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Silversmith and goldsmith works in Russia

1. Russian silversmith’s ware

Silver antiques works, particularly those decorated with a special enamel called “cloisonné” are very typical in Russian silversmith’s and goldsmith’s wares.

In the19th Century, sets of exquisite cutlery were made. The handles used to be traced with curly silver threads, creating small cells that formed drawings of plants or abstract borders, which used to be filled with enamel colours (specially in light blue, white and red).

Occasionally, in order to give the pieces a greater luxury and sumptuousness, the silver was usually given a gilt “vermeil” finish. Probably, the most genuinely Russian objects made of precious metals are the drinking vessels (“kovsh”), which boast an exotic look and sometimes also include that kind of enamel. Likewise, in our Balclis auctions we often find unpainted silver objects, such as samovars, vases or sets of vodka vessels.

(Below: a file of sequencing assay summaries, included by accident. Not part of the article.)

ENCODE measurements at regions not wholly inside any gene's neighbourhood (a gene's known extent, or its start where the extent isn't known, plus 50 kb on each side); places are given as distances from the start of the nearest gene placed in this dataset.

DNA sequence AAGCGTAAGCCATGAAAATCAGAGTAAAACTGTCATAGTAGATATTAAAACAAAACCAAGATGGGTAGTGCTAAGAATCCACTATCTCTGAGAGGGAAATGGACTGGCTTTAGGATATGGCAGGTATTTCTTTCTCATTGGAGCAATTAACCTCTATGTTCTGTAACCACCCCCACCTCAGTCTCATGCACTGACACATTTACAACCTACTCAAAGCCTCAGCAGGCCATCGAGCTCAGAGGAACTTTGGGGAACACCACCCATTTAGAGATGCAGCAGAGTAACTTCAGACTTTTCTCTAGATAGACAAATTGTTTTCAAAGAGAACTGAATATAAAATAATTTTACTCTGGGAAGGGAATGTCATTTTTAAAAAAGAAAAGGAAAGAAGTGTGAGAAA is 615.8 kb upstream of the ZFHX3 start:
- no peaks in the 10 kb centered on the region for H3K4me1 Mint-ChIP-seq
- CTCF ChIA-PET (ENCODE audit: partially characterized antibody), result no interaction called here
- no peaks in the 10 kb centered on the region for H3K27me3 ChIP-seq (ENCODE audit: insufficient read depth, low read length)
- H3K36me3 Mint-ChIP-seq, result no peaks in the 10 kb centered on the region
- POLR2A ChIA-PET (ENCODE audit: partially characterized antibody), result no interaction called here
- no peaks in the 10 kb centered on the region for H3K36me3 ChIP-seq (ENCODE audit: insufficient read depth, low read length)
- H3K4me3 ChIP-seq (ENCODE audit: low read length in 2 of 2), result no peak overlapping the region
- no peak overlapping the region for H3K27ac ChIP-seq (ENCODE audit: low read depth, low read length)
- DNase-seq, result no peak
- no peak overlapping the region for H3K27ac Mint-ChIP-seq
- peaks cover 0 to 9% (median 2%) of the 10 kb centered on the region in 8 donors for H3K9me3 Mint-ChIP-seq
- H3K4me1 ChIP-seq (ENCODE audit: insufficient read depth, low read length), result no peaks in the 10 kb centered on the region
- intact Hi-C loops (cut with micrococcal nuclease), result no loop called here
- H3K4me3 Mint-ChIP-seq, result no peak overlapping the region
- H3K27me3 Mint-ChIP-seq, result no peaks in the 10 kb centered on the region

2. Karl Fabergé, the most famous Russian goldsmith

The most famous and appreciated Russian goldsmith ever was Fabergé (St. Petersburg, 1846-Lausanne, 1920), who used to work for the Tsars and made famous Easter eggs in platinum, gold, silver, precious stones, hard stones and enamel.

With those materials he made all kinds of jewellery, chocolates boxes, boxes, chalices or miniature animals, which delighted Alexander III, Nicholas II and their families, as well as the Russian aristocracy. In his jeweller’s in St. Petersburg he also trained several craftsmen, who learned his techniques and style. These works occasionally are for sale in our jewellery auctions and other objects, bearing Fabergé’s signature or that of some of the goldsmiths in his circle.